The history of Gilman Playground, or Gilman Park as it is commonly referred to, takes us back to 1927 when the Gilman Park Community Club led a petition drive to acquire property for a neighborhood playground. Through years of hard work and community persistence the neighborhood celebrated the opening of a beautiful new park in 1932.
The park is 3.9 acres and when first opened was considered an oasis of fun for the neighborhood, and included a play field, tennis courts, a wading pool, children’s play area, and a shelter house. A history side note… during the planning stage, the park was called “West Woodland Playground”, but changed at the request of the Gilman Park Community Club. (see: http://clerk.seattle.gov/~F_archives/sherwood/GilmanPG.pdf )
This shelter house was designed in a simplified Tudor Revival style, and was one of eight similar buildings constructed in Seattle parks in the late 1920s and early 1930s. These buildings housed large rooms for organized recreation activities and public restroom facilities. Office space for recreation instructors was also provided.
Construction of these shelter houses followed a policy to build only structures that would be pleasing in design and permanent in nature. The Gilman Park Shelter House, renovated in 1973, is significant for its design and for its association with the development of Ballard and Gilman Playfield. As a result, this building has been designated as a historic building by the City of Seattle.
For additional information about the buildings historic designation, please visit: http://web6.seattle.gov/DPD/HistoricalSite/QueryResult.aspx?ID=1224922301
Warm Memories of Gilman Park
If you grew up in the NW corner of Seattle, you probably spent many lazy Saturday afternoons at Gilman Park, playing on the swings, in the wading pool, or participating in a baseball game. Two Ballard High School graduates, who practiced their swing at the park as children, found themselves in the Majors as adults. Southpaw Earl Johnson made his Major League debut with the Boston Red Sox in 1940 and his brother Chet Johnson played for the Tacoma Tigers before joining the Majors in 1946.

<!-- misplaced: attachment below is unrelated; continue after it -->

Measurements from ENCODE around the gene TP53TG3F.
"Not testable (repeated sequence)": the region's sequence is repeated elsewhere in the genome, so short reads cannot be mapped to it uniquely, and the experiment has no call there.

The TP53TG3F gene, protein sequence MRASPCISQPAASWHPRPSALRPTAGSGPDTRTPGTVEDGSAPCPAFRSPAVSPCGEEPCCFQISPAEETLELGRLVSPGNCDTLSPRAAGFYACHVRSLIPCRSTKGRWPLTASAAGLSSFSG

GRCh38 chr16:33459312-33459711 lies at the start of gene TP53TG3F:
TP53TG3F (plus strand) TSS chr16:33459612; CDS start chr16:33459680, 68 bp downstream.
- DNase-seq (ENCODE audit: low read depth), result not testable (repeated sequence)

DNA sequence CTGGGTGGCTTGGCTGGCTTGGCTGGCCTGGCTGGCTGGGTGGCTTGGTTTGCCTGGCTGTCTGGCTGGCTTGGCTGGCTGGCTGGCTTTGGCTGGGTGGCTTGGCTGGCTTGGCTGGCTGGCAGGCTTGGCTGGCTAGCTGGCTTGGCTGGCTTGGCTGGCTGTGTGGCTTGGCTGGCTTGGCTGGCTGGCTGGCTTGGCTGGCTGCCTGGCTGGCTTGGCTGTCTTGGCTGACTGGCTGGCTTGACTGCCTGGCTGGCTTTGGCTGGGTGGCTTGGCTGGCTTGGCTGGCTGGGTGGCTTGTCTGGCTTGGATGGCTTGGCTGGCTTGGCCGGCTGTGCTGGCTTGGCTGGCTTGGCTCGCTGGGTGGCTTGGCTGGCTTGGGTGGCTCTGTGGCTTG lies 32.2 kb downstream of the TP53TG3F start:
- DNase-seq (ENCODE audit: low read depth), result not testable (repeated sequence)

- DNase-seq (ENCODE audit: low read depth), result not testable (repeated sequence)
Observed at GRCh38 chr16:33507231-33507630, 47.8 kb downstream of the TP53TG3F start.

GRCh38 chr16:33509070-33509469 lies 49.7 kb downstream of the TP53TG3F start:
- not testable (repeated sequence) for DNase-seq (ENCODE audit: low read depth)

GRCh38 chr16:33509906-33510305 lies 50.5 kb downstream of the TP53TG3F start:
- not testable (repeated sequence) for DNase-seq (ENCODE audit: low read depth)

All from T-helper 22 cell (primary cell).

One Gilman Park adventure made the front page of the Seattle Times in January 1953. Jimmy Wright was enjoying a snow covered day at the park when he decided to climb to the top of the shelter house. Once on top, he showed his friends that he could indeed fit in the chimney opening…. and swoosh! Just like Santa Clause, Jimmy went right down the shelter house chimney. Unfortunately for Jimmy, the shelter house was locked from the outside and the only one with a key was park superintendent Ben Evans. After finally being released, he ran to his step-father, soot faced tears streaming down his cheeks, and proclaimed, “Never again!” One trip down the chimney was enough for Jimmy.
Finally, in 1973 the park department developed the first Adventure Playground in Seattle at Gilman Park. Inside the see-through fencing of the playground, children 5 – 13 could build whatever they desired using the available donated supplies of wood, hammers, nails, saws, etc. As long as they didn’t hit each other with the supplies or intentionally get in each other’s way, the supervisor stayed out of the mix. The Adventure Playground required continuous staffing and supervision while open and this may have contributed to the playgrounds demise.
New Memories in the Making
Today when you visit Gilman Park, you are likely to see a T-ball game and little legs running the same bases that the Johnson brothers once ran. Which one of those little league stars will one day be the next big name in baseball? Only time will tell. If you look up at the shelter house the chimney is still there, but the 1973 renovation ensured there will not be another Jimmy sliding down. And if you are looking for adventure, there is still plenty available at Gilman Park. With a large children’s play area, well maintained tennis courts and gigantic grassy green fields, it will continue to be a favorite lazy Saturday destination for years to come.